Geologists keep evidence documenting the Earth's worst day, of course 66 million years ago.
The log is a rock fragment from a buried crater in the Gulf of Mexico, sediments formed after a massive asteroid fell into the Earth.
This highlights an event that researchers now believe is responsible for the extinction of dinosaurs and the dominance of mammals.
A joint US-British team was able to recount the disaster with high precision, after spending several weeks in 2016 exploring the remains of a crater formed by the collision.
The crater, which is 200 kilometers wide, is located below the Yucatan Peninsula in Mexico. The best preserved central parts are located off the coast of Chichulup port.
The team was able to extract a large mass of rock containing a particular part that essentially documents the first day of the event, which geologists call the beginning of the "era of modern life", or as others like to refer to it as "the age of mammals."
This part is a mixture of shattered material. By arranging the contents, scientists say, they can create a clear narrative of what happened.
The glass debris covers the bottom of the crater, a heat-and-pressure-melted rock that intervened at the bottom during the seconds and minutes after the event.
This led to the formation of a lot of melted and fragmented rocks as a result of explosions accompanied by a burst of water over the hot material.
The flow of water from a shallow sea that covered the area at the time, driven to a path temporarily off course by the event. However, when the water receded inward and came into contact with the boiling hot rock, there were violent reactions, something like volcanoes, when molten lava interacted with seawater.
This phase includes the period of the first minutes to 60 minutes, as the water continued to flow and filled the hole. The main upper part is 80-90 meters long from all the debris that was in this water.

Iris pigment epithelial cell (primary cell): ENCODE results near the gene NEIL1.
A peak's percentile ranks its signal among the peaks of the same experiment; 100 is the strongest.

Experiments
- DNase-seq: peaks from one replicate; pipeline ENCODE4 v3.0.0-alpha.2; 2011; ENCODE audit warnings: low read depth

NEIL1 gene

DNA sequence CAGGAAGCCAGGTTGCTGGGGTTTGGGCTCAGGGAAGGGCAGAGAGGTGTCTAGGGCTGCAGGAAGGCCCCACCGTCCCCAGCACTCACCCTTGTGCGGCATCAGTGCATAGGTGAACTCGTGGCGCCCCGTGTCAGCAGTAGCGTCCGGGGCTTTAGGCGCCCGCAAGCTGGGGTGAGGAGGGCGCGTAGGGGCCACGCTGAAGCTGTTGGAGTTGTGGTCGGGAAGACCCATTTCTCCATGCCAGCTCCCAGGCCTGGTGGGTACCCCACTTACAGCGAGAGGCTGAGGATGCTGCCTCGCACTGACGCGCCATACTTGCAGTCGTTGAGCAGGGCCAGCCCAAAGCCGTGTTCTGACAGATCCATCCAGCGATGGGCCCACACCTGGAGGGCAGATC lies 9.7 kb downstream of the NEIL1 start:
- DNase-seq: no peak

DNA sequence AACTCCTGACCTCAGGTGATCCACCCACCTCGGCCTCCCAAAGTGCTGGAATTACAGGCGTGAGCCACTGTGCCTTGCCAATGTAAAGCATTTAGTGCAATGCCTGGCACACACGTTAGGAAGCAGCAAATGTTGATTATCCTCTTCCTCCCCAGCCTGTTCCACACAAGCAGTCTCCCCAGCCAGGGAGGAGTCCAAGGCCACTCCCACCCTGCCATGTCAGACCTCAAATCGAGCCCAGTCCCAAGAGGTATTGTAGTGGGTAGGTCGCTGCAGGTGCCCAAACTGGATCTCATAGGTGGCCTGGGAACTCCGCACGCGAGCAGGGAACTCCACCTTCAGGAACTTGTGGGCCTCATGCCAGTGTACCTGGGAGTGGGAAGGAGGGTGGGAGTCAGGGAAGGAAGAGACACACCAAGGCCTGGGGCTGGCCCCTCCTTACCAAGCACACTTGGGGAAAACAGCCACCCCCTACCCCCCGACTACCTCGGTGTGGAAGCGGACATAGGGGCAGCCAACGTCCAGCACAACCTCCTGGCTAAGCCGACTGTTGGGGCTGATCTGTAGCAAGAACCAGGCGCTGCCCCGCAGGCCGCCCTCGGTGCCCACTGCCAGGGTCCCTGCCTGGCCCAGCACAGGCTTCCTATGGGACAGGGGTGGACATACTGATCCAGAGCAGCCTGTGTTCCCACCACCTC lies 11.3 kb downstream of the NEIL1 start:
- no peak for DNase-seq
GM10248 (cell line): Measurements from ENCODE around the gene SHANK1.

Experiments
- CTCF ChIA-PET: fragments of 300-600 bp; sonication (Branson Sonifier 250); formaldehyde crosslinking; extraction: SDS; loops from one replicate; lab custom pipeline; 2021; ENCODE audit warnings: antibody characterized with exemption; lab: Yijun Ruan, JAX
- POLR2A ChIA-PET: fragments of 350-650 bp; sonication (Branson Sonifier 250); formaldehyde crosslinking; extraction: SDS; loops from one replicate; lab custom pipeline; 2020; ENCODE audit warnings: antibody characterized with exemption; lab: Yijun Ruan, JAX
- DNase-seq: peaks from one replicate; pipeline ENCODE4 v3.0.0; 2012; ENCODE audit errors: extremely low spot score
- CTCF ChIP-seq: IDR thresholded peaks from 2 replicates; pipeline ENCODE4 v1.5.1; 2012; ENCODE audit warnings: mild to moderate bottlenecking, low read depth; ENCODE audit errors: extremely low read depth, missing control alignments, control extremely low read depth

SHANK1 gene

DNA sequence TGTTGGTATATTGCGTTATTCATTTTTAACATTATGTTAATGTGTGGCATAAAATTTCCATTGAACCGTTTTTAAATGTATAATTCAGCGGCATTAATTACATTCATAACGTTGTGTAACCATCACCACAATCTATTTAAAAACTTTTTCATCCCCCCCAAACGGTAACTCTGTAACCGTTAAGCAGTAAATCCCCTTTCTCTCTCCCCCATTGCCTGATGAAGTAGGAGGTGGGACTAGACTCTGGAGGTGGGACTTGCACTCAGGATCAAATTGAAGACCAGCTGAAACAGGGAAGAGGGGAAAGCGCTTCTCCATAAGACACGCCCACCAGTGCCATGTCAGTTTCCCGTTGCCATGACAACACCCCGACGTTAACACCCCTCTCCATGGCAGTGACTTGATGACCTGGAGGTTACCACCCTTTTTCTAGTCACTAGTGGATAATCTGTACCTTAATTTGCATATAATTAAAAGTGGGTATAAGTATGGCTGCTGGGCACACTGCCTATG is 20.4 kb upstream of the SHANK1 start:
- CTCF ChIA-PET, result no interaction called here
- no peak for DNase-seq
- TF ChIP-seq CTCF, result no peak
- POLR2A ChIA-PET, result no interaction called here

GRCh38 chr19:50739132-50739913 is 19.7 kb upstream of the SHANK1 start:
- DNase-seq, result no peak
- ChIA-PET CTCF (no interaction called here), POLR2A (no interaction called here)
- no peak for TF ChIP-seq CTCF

There is also evidence to the right of the main upper part of the length of 130 meters indicating the occurrence of a tsunami, noting that all sediments sink in one direction, indicating that they were deposited by high-energy activity.
Scientists say that the impact led to the creation of a vibrational wave from a giant wave, which collided with the coasts extending hundreds of kilometers from the crater, and this external propulsion was a vibrating recession, and the debris carried by the tsunami covered the top of the rock sequence.
"All this is still on the first day," says Sean Gulick of the University of Texas at Austin.
"The tsunami is moving rapidly with a jet plane. Twenty-four hours is a big time for the waves to scramble and recede," he told the BBC.
Gulick's team is confident in the explanations provided by the tsunami because the difference of sediment is a marker in the soil, and coal – evidence of the great fires that occurred on nearby land masses because of the impact of heat, all returned to the pit by the oscillation of the ebb wave.
One thing that has caught the attention of scientists is the presence of sulfur, something the team doesn't see anywhere else in the center of the hole. This is surprising because the asteroid hit the seabed, one-third to half of which contains sulfur-containing minerals, such as gypsum.
For some reason, sulfur must have been specifically ejected or evaporated, but this only supports the common theory of how dinosaurs have become extinct.
The evaporation of a lot of sulfur mixed with water will cool the climate considerably, making life extremely difficult for all kinds of plants and animals.
"A global climate model dominated by only 100 gigatonnes of sulfur evaporated into the atmosphere and cooled the climate by 25 degrees Celsius for at least 15 years, putting most of the planet in freezing," says Gulick.
"The moderate estimate of the amount of sulfur emitted is 325 gigatonnes. This is much larger than any volcano like Krakatau, which can also cool the climate for a short time."
Mammals managed to overcome this catastrophe, and dinosaurs could not become extinct.